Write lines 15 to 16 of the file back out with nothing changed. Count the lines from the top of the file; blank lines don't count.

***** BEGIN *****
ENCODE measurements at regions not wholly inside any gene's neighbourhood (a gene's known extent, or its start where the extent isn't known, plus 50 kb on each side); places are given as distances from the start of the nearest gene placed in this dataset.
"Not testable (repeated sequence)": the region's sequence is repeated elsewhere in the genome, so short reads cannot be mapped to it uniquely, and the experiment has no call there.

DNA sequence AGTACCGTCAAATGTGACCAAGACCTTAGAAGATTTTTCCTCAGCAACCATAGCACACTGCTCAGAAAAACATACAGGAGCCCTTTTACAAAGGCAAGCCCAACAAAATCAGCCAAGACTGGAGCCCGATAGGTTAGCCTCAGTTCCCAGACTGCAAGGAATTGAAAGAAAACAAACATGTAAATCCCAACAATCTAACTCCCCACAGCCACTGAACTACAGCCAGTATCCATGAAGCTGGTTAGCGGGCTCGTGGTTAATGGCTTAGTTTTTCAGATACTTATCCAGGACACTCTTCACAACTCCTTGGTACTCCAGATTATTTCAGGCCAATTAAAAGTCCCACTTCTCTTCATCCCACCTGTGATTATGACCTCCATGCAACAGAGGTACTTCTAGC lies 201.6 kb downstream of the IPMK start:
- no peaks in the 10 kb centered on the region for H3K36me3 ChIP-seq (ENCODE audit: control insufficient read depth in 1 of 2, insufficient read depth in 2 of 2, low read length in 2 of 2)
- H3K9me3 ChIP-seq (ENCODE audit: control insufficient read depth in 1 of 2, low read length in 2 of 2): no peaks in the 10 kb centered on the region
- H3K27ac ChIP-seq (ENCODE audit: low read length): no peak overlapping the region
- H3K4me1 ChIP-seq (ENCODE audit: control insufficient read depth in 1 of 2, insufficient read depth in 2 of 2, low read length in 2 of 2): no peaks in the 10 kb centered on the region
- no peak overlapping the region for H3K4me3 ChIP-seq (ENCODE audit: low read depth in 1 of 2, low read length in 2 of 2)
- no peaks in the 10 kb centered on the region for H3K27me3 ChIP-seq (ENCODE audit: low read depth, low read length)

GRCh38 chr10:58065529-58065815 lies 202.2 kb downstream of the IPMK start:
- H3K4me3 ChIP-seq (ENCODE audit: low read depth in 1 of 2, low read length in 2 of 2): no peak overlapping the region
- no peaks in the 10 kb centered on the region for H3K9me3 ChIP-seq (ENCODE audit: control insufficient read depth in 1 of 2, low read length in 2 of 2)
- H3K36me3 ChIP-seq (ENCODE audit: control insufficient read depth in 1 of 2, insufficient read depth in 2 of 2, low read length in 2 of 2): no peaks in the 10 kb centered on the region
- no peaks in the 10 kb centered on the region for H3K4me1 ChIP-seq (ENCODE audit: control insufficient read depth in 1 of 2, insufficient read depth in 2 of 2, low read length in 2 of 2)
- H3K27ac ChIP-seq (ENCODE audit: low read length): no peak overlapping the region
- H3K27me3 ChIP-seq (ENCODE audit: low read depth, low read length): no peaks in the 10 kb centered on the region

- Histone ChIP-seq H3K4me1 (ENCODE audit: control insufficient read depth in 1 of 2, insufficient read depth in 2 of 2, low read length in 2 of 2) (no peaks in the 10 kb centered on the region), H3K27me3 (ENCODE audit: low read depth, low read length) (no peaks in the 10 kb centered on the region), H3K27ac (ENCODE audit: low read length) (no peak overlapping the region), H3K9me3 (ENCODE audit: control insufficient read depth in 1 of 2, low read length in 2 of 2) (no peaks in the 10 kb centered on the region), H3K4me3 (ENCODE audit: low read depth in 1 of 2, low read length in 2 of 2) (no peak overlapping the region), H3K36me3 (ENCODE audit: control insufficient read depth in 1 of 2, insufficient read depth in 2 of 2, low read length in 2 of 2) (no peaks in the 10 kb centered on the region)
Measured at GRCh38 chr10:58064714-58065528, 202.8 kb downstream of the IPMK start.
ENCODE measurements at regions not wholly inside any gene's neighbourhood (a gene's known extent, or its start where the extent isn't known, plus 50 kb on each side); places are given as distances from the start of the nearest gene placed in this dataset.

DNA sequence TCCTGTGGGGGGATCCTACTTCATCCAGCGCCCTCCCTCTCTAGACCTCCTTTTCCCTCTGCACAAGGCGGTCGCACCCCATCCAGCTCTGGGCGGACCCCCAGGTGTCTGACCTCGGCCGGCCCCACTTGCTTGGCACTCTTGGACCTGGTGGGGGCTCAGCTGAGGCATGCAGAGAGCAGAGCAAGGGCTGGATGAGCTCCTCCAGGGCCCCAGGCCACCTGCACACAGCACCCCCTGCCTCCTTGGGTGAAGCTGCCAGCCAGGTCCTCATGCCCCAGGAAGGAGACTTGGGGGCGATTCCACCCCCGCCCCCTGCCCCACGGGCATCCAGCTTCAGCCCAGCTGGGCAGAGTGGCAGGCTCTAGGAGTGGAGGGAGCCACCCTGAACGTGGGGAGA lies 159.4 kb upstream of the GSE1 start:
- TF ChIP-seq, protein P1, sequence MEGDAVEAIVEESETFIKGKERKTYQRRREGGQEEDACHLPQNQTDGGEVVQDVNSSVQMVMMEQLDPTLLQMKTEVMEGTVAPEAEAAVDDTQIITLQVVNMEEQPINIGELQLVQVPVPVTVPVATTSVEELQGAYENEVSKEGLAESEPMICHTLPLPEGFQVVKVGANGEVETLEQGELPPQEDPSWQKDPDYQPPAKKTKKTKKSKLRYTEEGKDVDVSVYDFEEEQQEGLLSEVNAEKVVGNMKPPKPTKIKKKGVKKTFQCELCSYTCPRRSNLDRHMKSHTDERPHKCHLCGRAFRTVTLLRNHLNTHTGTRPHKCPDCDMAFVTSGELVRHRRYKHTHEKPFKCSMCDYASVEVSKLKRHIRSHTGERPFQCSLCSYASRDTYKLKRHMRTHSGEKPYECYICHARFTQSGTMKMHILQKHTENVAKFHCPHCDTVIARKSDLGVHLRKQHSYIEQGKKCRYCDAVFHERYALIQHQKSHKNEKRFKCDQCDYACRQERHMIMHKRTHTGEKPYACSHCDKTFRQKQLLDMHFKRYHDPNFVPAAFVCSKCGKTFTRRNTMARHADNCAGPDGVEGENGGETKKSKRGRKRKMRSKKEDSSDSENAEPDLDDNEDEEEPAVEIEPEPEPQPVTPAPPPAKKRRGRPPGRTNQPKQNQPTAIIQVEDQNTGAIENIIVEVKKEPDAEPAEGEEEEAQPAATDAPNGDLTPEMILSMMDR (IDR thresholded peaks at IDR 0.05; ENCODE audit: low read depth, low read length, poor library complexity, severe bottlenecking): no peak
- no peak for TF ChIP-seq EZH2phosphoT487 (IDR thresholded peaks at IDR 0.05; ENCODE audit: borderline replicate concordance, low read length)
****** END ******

- H3K27ac ChIP-seq (ENCODE audit: low read length): no peak overlapping the region
- H3K27me3 ChIP-seq (ENCODE audit: low read depth, low read length): no peaks in the 10 kb centered on the region